Recent reports indicate that a 51% attack has been carried out on the BitcoinCash (BCH) blockchain, where two mining pools decided to reverse several transactions confirmed by another miner. From the start, it is important to mention that this is not an ill-willed attack, meant to take control over the BCH blockchain, but rather an attempt at preventing unauthorized access to coins.
This recent action is directly linked to the Bitcoin Cash fork that took place on the 15th of May. The scheduled hard fork was disrupted when Bitcoin ABC, a developer group, uploaded buggy code that ended up affecting the mempool, a database of pending transactions that are awaiting miner confirmation. The bug caused the mempool’s operation count to be validated via the old rules, rather than the new ones implemented by the hard fork, thus causing a string of empty blocks. Basically, the miner was able to access coins found on ‘anyone can spend’ addresses, which have been there since the original BTC–BCH split in 2017. The code simply handed the coins in question as spendable currency to any miner interested. While the bug was quickly patched, this did not stop an unknown miner from attempting to transfer these extra coins.
BitcoinCash miners were quick to spot the activity, and then concluded that a 51% attack could rewrite the blockchain history, and ensure that no lasting damage is done. As such, BTC.com and BTC.top are the two mining pools involved, which were quick to leverage their combined hashrate to rewrite existing blockchain records. By doing so, the anonymous miner was stopped and the coins were returned.
Was a 51% attack necessary?
In theory, the 51% attack was needed to revert unauthorized transactions, rather than to steal coins. Thus, it kept the good of the community in mind, but there are people who disagree. For instance, Kiarahpromises, a BCH developer stated: “To coordinate a reorg to revert unknown’s transactions. This is a 51% attack. The absolutely worst attack possible. It’s there in the whitepaper. What about decentralized and uncensorable cash? Only when convenient?”
One of the biggest attributes associated with digital currencies is the immutability of records stored via blockchain technology. This means that the ledger responsible with keeping all transaction data cannot be modified once a block has been formed. In other words, transactions cannot be reversed. Or at least that’s what most people think.
In truth, things are a bit more complicated. The immutability attribute exists thanks to decentralization, provided by miners and node operators throughout the world. The general rule of blockchain-based cryptocurrencies is that blocks can only be altered if the majority of the network agrees with the change. Any change can be made on the network as long as at least 51% of miners are willing to support the edit. Network protocol changes are carried out via hard forks, which are carefully-planned and discussed events that most miners agree with.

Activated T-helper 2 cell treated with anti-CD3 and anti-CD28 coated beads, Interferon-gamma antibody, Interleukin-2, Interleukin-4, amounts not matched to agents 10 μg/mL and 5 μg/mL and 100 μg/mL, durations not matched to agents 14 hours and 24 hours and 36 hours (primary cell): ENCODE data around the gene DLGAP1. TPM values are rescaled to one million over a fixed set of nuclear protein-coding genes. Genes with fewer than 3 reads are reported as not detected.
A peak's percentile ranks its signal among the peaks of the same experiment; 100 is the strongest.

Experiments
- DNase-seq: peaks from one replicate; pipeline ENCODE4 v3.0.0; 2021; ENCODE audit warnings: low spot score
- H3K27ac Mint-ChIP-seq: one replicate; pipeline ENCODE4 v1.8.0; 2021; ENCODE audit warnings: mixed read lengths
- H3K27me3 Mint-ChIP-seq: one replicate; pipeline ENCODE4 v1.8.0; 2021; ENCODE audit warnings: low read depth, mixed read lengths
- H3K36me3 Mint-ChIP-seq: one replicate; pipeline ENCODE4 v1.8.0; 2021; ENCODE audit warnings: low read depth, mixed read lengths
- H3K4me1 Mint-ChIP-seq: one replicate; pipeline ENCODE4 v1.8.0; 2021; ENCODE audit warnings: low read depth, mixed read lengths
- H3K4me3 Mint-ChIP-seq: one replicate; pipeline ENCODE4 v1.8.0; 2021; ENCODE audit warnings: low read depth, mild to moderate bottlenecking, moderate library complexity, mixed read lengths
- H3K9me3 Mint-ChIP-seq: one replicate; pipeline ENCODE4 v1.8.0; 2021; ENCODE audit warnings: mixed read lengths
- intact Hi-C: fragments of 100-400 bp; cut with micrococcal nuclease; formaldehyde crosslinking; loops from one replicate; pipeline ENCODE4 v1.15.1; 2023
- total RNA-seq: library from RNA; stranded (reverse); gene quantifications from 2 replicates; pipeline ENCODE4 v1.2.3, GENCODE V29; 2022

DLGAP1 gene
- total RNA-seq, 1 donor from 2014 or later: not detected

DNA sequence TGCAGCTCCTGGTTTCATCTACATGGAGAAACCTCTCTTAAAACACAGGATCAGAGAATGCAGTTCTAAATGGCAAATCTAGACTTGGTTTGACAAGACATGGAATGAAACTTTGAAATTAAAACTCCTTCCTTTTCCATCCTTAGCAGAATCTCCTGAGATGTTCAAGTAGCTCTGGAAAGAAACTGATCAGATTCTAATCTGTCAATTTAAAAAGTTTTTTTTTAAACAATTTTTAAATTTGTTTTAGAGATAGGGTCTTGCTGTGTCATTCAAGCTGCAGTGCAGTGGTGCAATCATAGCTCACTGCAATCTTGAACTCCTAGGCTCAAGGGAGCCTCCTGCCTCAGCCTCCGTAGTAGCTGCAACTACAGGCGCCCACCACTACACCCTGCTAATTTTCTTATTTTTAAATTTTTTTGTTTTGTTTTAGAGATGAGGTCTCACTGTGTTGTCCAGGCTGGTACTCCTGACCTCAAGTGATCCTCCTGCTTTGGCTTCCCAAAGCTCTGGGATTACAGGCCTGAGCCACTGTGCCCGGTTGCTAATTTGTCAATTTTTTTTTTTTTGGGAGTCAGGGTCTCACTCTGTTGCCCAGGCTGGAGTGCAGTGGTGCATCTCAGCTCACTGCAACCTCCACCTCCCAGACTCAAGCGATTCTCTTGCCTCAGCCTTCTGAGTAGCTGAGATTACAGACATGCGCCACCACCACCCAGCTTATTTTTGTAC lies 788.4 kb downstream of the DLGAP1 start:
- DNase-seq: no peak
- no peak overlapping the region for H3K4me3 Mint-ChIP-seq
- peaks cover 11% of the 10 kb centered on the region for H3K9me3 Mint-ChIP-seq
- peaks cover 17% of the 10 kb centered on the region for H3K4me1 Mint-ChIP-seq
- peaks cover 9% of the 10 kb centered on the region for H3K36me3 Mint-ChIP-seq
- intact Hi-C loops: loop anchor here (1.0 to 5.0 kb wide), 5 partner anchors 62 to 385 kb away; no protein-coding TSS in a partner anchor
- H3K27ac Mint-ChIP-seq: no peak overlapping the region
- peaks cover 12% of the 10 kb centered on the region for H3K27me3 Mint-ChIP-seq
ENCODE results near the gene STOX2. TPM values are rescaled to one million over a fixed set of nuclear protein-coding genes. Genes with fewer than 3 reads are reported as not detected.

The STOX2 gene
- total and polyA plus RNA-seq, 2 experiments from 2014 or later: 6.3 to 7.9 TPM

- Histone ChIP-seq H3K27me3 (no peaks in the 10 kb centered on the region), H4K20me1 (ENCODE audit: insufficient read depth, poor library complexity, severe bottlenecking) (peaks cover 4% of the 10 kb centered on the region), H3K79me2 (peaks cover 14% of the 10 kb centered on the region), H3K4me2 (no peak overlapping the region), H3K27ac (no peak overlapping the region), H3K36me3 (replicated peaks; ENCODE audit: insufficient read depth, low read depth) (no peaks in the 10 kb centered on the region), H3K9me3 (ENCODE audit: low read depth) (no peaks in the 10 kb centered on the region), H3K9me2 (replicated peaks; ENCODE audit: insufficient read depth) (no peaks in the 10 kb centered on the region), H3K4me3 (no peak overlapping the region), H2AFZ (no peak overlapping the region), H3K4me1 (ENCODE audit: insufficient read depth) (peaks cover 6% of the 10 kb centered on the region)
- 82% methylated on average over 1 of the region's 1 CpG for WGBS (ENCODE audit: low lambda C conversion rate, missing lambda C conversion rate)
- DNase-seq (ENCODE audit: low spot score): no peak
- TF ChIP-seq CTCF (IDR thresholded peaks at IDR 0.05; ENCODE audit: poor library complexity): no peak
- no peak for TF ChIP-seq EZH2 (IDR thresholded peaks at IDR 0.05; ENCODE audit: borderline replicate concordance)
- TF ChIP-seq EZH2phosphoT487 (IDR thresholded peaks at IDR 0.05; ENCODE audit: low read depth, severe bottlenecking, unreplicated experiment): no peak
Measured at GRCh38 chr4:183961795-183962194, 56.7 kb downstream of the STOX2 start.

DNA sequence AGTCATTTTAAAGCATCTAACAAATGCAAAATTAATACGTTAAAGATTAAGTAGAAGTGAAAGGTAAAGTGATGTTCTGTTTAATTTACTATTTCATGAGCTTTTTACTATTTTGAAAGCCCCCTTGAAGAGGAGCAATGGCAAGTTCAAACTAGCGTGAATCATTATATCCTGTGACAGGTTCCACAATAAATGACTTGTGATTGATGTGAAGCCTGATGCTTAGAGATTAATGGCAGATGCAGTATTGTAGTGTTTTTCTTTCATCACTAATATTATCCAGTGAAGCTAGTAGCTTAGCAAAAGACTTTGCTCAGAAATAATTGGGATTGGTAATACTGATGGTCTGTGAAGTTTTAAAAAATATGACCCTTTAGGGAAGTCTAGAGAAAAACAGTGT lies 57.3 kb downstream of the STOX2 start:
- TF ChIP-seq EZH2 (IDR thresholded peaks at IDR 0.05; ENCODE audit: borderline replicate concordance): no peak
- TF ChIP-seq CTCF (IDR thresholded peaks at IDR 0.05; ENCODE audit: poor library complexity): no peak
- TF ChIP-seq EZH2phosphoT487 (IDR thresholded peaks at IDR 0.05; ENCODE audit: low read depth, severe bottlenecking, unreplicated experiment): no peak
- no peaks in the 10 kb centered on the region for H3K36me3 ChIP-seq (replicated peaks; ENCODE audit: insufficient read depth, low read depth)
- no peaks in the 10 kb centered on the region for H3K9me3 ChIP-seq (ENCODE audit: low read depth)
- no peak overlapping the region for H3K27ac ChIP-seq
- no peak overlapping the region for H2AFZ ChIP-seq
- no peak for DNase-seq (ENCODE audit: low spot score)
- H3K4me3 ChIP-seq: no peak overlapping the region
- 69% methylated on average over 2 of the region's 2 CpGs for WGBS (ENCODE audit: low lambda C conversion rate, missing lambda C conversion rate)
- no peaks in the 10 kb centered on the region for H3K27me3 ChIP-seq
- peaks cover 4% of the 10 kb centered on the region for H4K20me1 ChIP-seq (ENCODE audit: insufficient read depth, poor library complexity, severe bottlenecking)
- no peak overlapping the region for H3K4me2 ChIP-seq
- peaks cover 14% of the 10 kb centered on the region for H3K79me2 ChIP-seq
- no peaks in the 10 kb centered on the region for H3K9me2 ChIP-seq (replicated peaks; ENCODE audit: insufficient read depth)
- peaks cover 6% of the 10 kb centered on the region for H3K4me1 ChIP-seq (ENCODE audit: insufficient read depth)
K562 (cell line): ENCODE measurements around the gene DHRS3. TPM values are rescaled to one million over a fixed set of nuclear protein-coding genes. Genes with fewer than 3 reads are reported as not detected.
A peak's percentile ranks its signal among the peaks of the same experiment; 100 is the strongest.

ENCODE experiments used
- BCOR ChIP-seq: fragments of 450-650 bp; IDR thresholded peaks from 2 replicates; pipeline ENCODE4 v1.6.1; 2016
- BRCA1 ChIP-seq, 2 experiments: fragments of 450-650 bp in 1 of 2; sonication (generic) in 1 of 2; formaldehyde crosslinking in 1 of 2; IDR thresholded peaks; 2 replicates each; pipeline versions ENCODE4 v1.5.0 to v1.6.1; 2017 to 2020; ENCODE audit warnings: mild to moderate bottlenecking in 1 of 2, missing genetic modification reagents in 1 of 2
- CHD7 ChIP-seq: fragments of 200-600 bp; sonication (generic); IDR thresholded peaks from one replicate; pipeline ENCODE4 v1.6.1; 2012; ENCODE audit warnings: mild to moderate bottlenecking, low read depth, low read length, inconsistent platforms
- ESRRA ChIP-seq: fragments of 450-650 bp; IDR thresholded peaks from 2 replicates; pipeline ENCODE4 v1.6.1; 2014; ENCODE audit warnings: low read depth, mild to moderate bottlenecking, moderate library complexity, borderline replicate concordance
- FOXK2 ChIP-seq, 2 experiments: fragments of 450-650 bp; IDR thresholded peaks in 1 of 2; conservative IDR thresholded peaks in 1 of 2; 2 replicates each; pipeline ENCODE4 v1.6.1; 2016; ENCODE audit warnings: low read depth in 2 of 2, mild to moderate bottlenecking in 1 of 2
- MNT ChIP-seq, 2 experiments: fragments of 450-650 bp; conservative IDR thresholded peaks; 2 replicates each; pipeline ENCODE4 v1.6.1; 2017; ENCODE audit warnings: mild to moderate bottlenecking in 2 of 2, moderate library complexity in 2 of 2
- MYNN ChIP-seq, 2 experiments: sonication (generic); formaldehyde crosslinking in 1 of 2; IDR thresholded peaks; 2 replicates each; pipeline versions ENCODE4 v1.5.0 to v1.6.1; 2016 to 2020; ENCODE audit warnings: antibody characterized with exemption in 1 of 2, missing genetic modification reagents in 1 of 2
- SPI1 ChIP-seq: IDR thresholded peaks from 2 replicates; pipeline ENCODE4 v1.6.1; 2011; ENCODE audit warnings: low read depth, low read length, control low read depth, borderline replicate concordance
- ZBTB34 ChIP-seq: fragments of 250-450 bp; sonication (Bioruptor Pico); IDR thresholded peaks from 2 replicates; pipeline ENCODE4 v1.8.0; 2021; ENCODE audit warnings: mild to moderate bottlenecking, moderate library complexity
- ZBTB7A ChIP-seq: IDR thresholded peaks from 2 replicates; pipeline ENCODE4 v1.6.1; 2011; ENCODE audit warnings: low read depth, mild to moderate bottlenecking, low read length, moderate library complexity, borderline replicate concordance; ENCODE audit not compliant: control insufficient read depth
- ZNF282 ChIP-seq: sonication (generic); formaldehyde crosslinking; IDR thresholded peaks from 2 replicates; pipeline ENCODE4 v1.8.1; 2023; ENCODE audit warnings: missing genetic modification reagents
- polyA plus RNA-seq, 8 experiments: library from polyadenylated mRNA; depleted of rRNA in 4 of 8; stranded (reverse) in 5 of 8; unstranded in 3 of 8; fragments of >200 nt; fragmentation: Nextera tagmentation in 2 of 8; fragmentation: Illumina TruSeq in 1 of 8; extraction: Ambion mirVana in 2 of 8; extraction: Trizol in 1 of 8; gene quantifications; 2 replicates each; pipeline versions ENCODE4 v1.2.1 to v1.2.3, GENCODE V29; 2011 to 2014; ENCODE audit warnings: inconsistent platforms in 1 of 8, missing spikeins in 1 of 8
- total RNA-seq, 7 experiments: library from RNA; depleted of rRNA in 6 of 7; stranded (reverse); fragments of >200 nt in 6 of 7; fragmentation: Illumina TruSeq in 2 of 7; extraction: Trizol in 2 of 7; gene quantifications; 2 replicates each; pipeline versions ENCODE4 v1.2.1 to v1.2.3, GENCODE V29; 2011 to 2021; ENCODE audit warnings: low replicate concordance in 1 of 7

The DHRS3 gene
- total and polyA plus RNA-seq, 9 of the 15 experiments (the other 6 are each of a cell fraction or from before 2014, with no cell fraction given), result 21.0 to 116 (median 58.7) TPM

However, there is a significant danger worth keeping in mind. An ill-willed 51% attack could easily help the parties involved to steal coin, change protocols, or majorly damage the trustworthiness of the cryptocurrency in question. Those who are against BitcoinCash’s recent 51% attack argue that it proves how the coin is too centralized, granted that only two mining pools managed to do it, with the first one holding most of the power.
However, this aspect is prevalent for other digital currencies as well. For instance, in the case of Bitcoin, the majority of the mining hashing power is currently divided between three mining pools only. In theory, they could join forces to change everything we know about Bitcoin, thus deeming the currency worthless. There are, of course, regulatory, ethical and business-wrecking impediments that reduce the chances of such events.
This event showcases the importance of creating standards amongst miners throughout the world, meant to facilitate better communication, code checks, and smart decisions in unexpected events. Additionally, it is important for the community to carefully consider the implications of 51% attacks. Lastly, we must decide whether we should aim for more extensive and verifiable decentralization for the world’s biggest digital currencies. Currently, most of the cryptocurrency community agrees that no miner or pool should hold majority.
The market already has precedents with similar events in the past, such as the hard fork meant to reverse the Decentralized Autonomous Organization’s (TheDAO) vulnerability. Additional standards would ensure better dialogue between miners, developers and the community, to protect the cryptocurrency community.
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